The “very high” alert level will apply where transmission rates in England are causing the greatest concern. In these areas, the government will set a baseline of prohibiting social mixing indoors and in private gardens, with the Rule of Six allowed in open public spaces like parks and beaches. Pubs and bars will also be expected to close unless they can function as a restaurant and people will be advised not to travel in or out of these areas.

Non-essential retail, schools and universities will remain open in all levels.

Scotland, Wales and Northern Ireland are also considering bringing in deeper lockdown measures as the second wave of the virus gathers pace.

Source: HM Government Wed, 14 Oct 2020 00:00:00 +0100
7cb817a9 e6c4 4918 80ae c25217010973 800x380 - Levelling up or levelling down?

Levelling up or levelling down?

Our government has introduced a three-tier system for determining the local state of COVID infection and how restrictions in each area of England are to be applied. The grades are instructive.

The three categories are:

  1. Medium alert level – This will cover most of the country and will consist of the current national measures, which came into force on 25 September. It will include the Rule of Six and the closure of hospitality venues at 10pm.
  2. The High alert level – This will reflect many of the current local interventions, but there will now be consistency across the country. This primarily aims to reduce household to household transmission by preventing all mixing between households or support bubbles in any indoor setting. The Rule of Six will apply in outdoor spaces, including private gardens. Most areas which are already subject to local restrictions will automatically move into the “high” alert level.
  3. The Very High alert level – This will apply where transmission rates are causing the greatest concern, based on an assessment of all the available data and the local situation. This includes incidence and test positivity, including amongst older and more at-risk age groups, as well as the growth rate, hospital admissions and other factors. In these areas, the government will set a baseline of prohibiting social mixing indoors and in private gardens, with the Rule of Six allowed in open public spaces like parks and beaches. Pubs and bars must close and can only remain open where they operate as if they were a restaurant – which means serving substantial meals – like a main lunchtime or evening meal. They may only serve alcohol as part of such a meal. People will be advised not to travel in and out of these areas and avoid staying overnight in a 'Very High' area if resident elsewhere.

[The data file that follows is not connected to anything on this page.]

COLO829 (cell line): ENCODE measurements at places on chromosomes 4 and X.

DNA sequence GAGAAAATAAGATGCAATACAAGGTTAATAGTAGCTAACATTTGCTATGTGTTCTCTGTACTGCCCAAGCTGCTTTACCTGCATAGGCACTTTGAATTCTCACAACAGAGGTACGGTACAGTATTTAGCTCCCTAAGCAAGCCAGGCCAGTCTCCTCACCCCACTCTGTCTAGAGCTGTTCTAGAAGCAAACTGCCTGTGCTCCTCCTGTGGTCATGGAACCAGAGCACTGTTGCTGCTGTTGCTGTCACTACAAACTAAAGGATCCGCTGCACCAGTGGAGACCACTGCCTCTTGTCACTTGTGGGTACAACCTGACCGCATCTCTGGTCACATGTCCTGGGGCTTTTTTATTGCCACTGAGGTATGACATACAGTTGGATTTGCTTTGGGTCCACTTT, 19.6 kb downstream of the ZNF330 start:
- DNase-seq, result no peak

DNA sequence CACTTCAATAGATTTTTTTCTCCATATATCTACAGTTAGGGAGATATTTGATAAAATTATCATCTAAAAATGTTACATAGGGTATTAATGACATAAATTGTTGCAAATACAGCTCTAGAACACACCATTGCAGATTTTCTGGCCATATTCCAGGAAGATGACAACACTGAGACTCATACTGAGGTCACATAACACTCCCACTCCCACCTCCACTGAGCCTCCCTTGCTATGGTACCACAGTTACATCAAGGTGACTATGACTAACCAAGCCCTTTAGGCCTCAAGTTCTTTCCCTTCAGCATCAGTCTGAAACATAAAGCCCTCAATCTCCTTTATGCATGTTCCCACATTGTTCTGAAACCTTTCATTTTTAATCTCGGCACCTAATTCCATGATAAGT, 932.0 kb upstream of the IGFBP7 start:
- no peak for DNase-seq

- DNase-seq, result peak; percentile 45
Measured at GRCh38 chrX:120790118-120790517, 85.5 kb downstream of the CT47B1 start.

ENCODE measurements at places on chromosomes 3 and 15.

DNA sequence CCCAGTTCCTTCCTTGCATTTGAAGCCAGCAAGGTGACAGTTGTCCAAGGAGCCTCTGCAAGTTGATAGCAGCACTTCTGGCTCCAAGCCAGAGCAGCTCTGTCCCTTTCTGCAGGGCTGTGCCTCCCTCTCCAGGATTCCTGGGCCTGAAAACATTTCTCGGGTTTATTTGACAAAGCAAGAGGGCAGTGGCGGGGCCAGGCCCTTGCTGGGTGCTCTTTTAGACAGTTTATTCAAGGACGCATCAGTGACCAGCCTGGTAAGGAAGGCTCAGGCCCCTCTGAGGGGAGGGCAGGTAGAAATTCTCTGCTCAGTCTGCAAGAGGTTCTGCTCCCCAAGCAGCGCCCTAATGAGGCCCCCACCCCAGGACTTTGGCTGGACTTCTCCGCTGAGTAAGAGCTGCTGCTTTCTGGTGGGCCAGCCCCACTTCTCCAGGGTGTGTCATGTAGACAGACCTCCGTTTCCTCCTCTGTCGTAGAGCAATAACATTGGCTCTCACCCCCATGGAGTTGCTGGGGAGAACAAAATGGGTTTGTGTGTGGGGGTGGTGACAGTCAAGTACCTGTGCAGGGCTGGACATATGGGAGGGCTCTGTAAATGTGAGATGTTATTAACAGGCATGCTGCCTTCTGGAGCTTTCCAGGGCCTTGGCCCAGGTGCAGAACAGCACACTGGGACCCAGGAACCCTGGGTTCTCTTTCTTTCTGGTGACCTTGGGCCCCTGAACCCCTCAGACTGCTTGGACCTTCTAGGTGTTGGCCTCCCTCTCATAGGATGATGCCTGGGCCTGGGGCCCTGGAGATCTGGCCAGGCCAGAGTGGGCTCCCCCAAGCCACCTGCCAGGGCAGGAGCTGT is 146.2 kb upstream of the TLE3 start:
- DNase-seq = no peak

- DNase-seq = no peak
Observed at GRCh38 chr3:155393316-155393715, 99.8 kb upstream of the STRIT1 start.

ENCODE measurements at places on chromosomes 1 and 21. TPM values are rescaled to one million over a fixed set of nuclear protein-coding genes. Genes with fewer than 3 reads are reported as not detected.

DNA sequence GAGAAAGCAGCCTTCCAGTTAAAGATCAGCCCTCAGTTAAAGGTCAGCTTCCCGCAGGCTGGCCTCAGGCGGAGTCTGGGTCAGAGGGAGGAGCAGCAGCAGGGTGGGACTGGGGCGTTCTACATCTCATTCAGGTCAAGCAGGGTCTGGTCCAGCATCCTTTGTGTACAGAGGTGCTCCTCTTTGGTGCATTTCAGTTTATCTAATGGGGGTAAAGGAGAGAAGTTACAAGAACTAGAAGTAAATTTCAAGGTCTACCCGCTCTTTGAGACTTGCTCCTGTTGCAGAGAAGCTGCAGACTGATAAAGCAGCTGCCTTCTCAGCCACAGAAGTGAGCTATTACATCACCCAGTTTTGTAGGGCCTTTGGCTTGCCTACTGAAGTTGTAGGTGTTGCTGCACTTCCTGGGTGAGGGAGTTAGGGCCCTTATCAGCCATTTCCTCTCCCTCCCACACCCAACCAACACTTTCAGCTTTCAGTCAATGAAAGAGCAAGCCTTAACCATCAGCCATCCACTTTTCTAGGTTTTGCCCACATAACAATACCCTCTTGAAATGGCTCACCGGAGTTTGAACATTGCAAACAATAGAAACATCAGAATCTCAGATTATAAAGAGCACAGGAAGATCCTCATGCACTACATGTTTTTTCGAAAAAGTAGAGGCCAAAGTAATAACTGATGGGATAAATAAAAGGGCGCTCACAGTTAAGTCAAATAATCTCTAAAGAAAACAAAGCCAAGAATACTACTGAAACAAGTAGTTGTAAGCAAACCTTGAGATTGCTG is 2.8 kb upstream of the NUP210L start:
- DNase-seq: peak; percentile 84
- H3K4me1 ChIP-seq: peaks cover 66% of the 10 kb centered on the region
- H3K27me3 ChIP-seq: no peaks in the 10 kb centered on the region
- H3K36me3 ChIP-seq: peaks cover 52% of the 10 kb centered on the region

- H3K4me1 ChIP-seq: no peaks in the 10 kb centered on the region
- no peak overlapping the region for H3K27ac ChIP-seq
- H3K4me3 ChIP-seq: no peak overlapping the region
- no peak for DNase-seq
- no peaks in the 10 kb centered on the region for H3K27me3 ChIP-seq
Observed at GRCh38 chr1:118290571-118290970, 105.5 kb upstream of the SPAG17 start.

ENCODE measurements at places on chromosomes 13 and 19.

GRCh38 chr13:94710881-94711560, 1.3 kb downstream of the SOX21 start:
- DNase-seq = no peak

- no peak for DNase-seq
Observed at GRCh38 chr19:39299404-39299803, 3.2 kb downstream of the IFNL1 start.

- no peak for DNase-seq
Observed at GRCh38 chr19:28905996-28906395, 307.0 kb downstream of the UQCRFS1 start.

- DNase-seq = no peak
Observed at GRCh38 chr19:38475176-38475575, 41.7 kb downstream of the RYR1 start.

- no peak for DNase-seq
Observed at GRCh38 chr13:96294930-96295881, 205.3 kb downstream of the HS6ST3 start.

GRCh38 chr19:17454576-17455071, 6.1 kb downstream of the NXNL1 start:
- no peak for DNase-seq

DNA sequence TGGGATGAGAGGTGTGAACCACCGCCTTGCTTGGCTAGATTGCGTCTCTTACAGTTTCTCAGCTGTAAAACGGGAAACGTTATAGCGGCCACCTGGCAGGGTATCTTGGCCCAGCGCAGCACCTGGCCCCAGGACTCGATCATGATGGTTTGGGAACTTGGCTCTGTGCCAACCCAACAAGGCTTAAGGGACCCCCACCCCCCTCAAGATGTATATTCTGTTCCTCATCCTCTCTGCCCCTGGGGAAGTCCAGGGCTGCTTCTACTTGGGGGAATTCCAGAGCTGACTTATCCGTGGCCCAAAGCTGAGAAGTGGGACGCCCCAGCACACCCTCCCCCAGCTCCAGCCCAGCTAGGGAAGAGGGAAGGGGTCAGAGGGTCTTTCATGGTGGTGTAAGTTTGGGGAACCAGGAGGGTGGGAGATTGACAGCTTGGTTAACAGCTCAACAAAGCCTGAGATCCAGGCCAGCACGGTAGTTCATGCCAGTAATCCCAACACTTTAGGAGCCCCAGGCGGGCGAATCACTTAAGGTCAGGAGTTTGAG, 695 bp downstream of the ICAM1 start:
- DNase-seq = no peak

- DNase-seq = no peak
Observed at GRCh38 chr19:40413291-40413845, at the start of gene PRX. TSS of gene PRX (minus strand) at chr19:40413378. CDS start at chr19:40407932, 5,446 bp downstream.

What is instructive is the absence of a Low alert level.

Source: HM Government Tue, 13 Oct 2020 00:00:00 +0100
5c720e32 5615 4fec 8813 86bfd91880bf 1 800x380 - The don’ts of the new 3-tier system

The don’ts of the new 3-tier system

The new 3-tier system for classifying local COVID alert status sets out what you should not do depending on the classification of your local area. At present they only apply to England. In summary they are:

Local COVID Alert Level – Very High

This is for areas with a very high level of infections. The Government will set a baseline of measures for any area in this local alert level. Consultation with local authorities will determine additional measures. The baseline means the below additional measures are in place:

  • Pubs and bars must close and can only remain open where they operate as if they were a restaurant – which means serving substantial meals, like a main lunchtime or evening meal. They may only serve alcohol as part of such a meal.
  • Wedding receptions are not allowed
  • People must not meet with anybody outside their household or support bubble in any indoor or outdoor setting, whether at home or in a public space. The Rule of Six applies in open public spaces like parks and beaches.